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When Fabian Picardo became chief minister of Gibraltar — the rocky relic of British colonialism at the tip of Spain — he could scarcely have imagined that his main concern one day would be keeping shelves stocked at the local supermarkets.
That was before Brexit posed the greatest risk to the tiny territory and its 32,000 inhabitants in decades.
With the U.K.’s European Union exit date just four weeks away and no deal in sight to ensure smooth connections with the Spanish mainland, Gibraltar has been thrown into disarray. That’s forcing Picardo to focus on ensuring the fiercely pro-EU territory — 96% voted to remain in the bloc — is adequately supplied, with or without access to British comforts like Oxo instant gravy, Bovril beef extract and Branston pickle.
“My role as chief minister of Gibraltar, my core function in government, is to ensure that Gibraltar has food — not that it has particular British brands,” Picardo said, sitting in his office beneath a portrait of Queen Elizabeth II.
Since a 13-year blockade by Spanish dictator Francisco Franco ended in 1982, Gibraltar has enjoyed relative tranquility, thriving on tourism, financial services and online gambling. Its 300-year-old status as a British outpost guarding the narrow strait that separates the Mediterranean from the Atlantic had little noticeable impact since then, thanks to common membership in the EU.
Every day, roughly 13,000 workers — including 8,000 Spaniards — turn off Avenida Principe de Asturias in the town of La Linea and onto Winston Churchill Avenue, the only road into the territory. A visitor on foot flashes a passport to a lone Gibraltarian official while a bank of passport-reading machines on the Spanish side are only periodically in use — at least for now. Brexit threatens to bring that comfortable co-existence to an abrupt end.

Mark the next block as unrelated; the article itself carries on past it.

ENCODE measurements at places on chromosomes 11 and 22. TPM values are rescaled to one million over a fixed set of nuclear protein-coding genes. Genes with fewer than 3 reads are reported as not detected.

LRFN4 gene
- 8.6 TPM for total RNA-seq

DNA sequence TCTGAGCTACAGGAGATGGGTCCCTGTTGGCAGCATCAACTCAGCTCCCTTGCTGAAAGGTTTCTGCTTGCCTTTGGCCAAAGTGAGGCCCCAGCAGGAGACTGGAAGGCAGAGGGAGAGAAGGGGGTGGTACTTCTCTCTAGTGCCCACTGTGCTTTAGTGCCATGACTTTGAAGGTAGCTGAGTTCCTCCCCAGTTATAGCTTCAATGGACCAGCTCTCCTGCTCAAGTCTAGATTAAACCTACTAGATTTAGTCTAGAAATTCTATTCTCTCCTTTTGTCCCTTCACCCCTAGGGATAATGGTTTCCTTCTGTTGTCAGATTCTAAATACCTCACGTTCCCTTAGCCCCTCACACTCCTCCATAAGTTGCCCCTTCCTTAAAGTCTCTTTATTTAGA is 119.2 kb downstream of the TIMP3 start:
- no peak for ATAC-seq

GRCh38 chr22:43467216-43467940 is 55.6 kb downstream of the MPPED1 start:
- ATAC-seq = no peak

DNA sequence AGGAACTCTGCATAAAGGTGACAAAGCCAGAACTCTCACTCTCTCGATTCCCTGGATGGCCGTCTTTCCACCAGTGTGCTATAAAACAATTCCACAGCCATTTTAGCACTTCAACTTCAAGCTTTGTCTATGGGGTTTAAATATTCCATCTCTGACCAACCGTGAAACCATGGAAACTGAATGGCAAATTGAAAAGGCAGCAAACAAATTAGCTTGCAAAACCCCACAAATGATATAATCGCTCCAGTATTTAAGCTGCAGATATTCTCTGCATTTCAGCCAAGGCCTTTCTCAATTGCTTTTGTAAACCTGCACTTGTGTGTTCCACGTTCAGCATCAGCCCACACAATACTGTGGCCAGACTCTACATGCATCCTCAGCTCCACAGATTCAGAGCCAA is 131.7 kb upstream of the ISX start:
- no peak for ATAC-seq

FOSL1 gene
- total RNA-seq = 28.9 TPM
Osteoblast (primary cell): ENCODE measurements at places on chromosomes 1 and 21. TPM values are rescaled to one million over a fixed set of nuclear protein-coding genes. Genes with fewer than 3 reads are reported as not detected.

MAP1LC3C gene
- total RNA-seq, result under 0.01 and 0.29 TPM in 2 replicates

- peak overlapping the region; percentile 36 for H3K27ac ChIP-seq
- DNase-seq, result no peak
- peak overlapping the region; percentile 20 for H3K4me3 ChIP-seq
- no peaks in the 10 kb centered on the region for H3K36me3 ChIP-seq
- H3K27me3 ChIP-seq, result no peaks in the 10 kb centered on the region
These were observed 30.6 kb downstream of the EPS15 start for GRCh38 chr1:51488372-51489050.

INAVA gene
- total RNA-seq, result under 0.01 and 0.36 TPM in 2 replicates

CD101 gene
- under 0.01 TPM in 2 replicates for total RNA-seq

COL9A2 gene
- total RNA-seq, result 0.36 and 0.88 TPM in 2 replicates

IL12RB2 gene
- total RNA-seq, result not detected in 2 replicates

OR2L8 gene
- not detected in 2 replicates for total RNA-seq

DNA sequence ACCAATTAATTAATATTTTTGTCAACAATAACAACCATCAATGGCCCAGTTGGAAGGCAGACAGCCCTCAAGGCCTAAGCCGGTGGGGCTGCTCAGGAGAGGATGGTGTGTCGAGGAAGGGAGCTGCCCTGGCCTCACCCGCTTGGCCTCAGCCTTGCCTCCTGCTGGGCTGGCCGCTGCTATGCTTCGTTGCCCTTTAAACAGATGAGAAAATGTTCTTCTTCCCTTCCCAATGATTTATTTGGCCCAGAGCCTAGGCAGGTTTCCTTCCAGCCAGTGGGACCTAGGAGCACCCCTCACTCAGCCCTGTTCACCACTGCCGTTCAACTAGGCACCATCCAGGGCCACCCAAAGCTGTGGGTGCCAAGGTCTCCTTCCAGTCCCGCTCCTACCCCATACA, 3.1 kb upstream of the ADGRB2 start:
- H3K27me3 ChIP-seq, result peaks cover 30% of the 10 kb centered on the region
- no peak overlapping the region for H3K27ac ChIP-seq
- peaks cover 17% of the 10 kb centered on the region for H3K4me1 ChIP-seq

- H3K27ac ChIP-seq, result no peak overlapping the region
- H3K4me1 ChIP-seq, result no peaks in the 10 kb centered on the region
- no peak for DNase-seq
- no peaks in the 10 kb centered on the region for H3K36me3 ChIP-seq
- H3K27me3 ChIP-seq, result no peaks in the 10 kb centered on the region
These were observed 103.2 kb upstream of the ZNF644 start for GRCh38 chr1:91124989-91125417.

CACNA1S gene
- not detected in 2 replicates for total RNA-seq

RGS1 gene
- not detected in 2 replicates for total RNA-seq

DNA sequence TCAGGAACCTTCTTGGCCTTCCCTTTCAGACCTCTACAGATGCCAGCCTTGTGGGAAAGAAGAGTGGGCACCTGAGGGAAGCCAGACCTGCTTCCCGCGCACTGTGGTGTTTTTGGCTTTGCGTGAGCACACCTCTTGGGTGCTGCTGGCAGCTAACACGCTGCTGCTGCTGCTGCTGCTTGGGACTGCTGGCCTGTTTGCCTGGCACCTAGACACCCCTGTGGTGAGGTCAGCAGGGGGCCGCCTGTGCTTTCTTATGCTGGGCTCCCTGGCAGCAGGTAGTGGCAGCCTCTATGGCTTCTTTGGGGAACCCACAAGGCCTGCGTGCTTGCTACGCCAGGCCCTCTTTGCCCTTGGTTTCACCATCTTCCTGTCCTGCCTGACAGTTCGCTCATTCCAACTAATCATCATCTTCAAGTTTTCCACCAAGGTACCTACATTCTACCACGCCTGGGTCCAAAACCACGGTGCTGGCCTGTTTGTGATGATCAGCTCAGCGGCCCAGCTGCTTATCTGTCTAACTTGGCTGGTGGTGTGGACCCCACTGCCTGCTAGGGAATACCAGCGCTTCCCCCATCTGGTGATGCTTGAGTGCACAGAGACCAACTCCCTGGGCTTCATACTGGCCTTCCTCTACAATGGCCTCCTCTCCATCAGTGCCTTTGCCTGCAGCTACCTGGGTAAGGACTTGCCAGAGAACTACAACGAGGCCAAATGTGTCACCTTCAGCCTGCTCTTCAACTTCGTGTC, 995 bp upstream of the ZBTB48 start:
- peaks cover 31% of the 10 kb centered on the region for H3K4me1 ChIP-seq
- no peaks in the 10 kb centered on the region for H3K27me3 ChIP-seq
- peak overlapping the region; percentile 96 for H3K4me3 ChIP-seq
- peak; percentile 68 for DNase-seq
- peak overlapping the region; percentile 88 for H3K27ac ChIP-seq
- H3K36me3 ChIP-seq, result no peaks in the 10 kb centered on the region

Prime Minister Boris Johnson, who this week warned the EU to compromise or watch the U.K. leave the bloc without a deal, has been given a week to revise his offer or risk a humiliating postponement.
The British government laid out the range of problems facing the 2.6-square-mile territory in its so-called Yellowhammer report on the risks of a crash Brexit. It warned of border delays of more than four hours for at least a few months, as well as disruption to supplies of goods and medicines.
Another conundrum facing Picardo, who has been in charge of the territory’s 2.2 billion-pound ($2.7 billion) economy since 2011, is how Gibraltar will dispose of its waste if it loses access to a landfill facility shared with Spanish towns across the border.
Gibraltar has been no stranger to tension since Spain ceded the Rock to Britain in 1713. The territory’s siege tunnels, old naval dockyards and former gun batteries all bear witness to its martial past. Spain maintains its claim to the territory, and in 2016, the government even floated the idea that Brexit offered the best chance to reclaim control in centuries.
“We go from the French shooting at the Germans and Germans shooting at the French and the Italians shooting at the French and the British shooting at everyone to the British initiating a process where we all decide to shoot ourselves in the foot,” Picardo said in an interview at Government House in the shadow of the famous Rock. “Europe has turned its guns on itself.”